By Barbara Slavin
Throughout a long and dispiriting campaign, Donald Trump has been consistent on at least one topic: his admiration for Vladimir Putin and unwillingness to blame Russia for provocative and aggressive actions against the United States and others.
During Sunday’s second debate with Hillary Clinton, Trump continued to try to minimize or deny Russian misdeeds.
Just days after the Obama administration formally accused Russia of attempting to interfere with the U.S. electoral process, Trump sought to cast doubt on solid intelligence that Russia is behind hacking Democratic Party emails, going so far as to say, “Maybe there is no hacking.” This was particularly rich given Trump’s encouragement of Russia just months ago to find and release deleted emails from Clinton’s private server.
Trump also insisted that Russia and its allies in Syria are attacking the group that calls itself the Islamic State (ISIS) despite the fact that Russia has been focusing its brutal air power in recent weeks against thousands of civilians in besieged eastern Aleppo. Secretary of State John Kerry even suggested that Russia could be the target of prosecution for war crimes for bombing humanitarian aid convoys and hospitals.
“I think it would be great if we got along with Russia because we could fight ISIS together,” Trump said at the debate, contradicting more hawkish views expressed a week earlier by his running mate, Indiana Gov. Mike Pence. As for Aleppo, Trump dismissed its fate with an offhand comment: “I think that it basically has fallen. OK?”
What explains the bromance between a man who purports to put “America first” and a foreign leader whose authoritarianism at home is only exceeded by brutality abroad?
Trump denies there are financial reasons for the affinity despite recent investigative reporting that shows extensive business dealings between Trump companies and Russian businessmen.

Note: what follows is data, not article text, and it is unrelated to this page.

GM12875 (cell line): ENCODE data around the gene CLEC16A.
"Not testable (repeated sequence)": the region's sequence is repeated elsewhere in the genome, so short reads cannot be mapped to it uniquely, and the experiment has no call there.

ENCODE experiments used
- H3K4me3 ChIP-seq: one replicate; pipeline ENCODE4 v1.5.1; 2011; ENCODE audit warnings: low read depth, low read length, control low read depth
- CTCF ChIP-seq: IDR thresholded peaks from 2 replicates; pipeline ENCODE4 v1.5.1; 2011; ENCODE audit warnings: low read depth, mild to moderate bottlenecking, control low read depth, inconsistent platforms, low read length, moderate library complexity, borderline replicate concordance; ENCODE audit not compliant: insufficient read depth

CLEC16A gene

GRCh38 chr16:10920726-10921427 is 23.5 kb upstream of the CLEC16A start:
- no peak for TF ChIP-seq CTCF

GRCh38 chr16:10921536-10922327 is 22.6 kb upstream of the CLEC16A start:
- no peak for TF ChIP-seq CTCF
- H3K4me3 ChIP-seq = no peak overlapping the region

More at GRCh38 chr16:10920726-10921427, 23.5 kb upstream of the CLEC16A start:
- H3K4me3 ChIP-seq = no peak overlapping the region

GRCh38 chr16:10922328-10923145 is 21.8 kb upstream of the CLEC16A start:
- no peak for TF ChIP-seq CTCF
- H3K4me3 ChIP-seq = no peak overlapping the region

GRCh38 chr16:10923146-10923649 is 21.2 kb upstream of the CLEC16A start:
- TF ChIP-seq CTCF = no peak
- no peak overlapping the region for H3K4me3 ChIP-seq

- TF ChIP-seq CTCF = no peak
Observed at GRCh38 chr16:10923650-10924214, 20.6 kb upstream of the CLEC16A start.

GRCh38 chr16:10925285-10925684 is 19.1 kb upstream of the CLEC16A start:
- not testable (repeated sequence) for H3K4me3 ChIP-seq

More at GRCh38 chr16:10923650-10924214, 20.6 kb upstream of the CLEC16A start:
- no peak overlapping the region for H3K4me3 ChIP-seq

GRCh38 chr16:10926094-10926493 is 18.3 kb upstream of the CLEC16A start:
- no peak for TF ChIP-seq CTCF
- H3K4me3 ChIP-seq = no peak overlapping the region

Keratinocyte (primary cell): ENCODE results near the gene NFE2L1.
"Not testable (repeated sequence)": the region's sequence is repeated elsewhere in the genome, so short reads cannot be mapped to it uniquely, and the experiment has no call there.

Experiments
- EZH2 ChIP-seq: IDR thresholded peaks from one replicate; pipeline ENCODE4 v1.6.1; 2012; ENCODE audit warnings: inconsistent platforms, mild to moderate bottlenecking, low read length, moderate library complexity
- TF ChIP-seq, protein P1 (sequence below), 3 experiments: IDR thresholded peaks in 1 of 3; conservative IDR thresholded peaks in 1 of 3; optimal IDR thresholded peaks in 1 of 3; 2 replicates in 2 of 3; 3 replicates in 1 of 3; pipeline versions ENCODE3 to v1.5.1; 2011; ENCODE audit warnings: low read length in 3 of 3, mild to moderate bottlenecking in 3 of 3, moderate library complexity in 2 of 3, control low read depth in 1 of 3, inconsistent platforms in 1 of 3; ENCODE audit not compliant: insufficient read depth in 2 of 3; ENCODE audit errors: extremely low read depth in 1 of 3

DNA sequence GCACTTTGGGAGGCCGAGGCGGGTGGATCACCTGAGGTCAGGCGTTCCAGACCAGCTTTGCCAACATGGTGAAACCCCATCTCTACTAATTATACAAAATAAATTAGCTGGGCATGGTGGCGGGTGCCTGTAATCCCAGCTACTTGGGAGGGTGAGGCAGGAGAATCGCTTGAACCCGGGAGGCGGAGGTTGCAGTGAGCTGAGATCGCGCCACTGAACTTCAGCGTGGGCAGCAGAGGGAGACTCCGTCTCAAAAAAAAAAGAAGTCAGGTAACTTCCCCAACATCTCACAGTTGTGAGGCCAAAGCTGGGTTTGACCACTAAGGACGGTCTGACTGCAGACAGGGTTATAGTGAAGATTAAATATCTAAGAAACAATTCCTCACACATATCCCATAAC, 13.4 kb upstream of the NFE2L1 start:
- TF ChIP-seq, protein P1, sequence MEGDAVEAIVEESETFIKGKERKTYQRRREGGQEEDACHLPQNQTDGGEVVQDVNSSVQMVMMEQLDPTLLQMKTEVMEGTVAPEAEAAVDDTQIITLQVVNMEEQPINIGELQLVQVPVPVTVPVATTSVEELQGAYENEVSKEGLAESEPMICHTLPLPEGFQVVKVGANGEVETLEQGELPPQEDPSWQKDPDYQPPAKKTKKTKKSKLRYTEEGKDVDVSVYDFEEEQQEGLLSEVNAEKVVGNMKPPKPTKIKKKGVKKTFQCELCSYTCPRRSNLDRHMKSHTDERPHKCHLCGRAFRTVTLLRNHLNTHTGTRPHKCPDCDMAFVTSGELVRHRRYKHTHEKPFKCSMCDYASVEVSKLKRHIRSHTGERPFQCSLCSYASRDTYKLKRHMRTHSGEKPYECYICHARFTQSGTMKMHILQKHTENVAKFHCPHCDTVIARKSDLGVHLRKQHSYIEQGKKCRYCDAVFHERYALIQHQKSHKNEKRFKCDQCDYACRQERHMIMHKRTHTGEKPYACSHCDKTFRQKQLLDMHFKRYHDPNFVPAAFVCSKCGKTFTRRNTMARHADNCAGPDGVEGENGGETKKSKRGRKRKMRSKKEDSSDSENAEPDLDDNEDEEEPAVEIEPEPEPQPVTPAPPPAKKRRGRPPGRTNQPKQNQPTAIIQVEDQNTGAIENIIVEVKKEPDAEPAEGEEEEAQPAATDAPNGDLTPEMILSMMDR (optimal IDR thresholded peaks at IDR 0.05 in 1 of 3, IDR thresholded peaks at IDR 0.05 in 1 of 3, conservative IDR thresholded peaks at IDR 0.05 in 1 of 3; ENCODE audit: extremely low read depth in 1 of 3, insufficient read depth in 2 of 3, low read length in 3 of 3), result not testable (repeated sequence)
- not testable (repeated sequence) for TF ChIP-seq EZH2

During the debate, the GOP candidate – who in the past has bragged about his experience in Russia running a Miss Universe pageant – claimed, “I know about Russia, but I know nothing about the inner workings of Russia. I don’t deal there. I have no businesses there. I have no loans from Russia.”
Since Trump continues to refuse to release his tax returns on the excuse that he is barred from doing so because he is under routine audit – something the Internal Revenue Service says is not a factor — there is no way to verify his claims.
With or without business ties to Russia, Trump has other apparent similarities to Putin that should give American voters pause.
Trump’s understanding of and appreciation for constitutional democracy remains appallingly slim.
During the debate, he threatened if elected president to have his attorney general appoint a special prosecutor to revive an investigation into Clinton’s private emails as secretary of state – a matter already exhaustively examined by the FBI, which found no legal cause to prosecute her. Trump went so far as to tell Clinton “you’d be in jail” if he were in charge.
Putin can, and has, ordered the arrest – or worse — of political opponents. But in the United States, there is supposed to be a separation of powers between the executive and judicial branches.
Trump also shares Putin’s male chauvinistic attitudes toward women judging by the salacious tape recording from 2005 that was leaked to the Washington Post last week and blew up social media and much of Trump’s remaining support among establishment Republican politicians.
Under questioning at the debate, Trump said that his claims on the tape to have sexually assaulted young women were “locker room talk” and that unlike Clinton’s husband, Bill, Trump had not actually gone through with these crimes.
Bill Clinton, while he has admitted adultery and was impeached, although not convicted, for a dalliance with Monica Lewinsky two decades ago, has never been charged with assault. Trump, meanwhile, doesn’t seem to appreciate the difference between seduction and unwanted sexual advances.
Trump’s demeanor during the debate — while less shaky than in his first one-on-one encounter with Hillary Clinton — did nothing to soften his boorish image. He lurked menacingly behind Clinton as she moved to answer audience questions and continued his pattern of interrupting her, although less frequently than in the first debate.
With his foul language on the leaked tape still fresh in viewers’ minds, Trump chose to go on the attack rather than express contrition. It would be the height of irony if come November 8, Trump’s lack of empathy for women and minorities in general insured the election of the first woman president of the United States.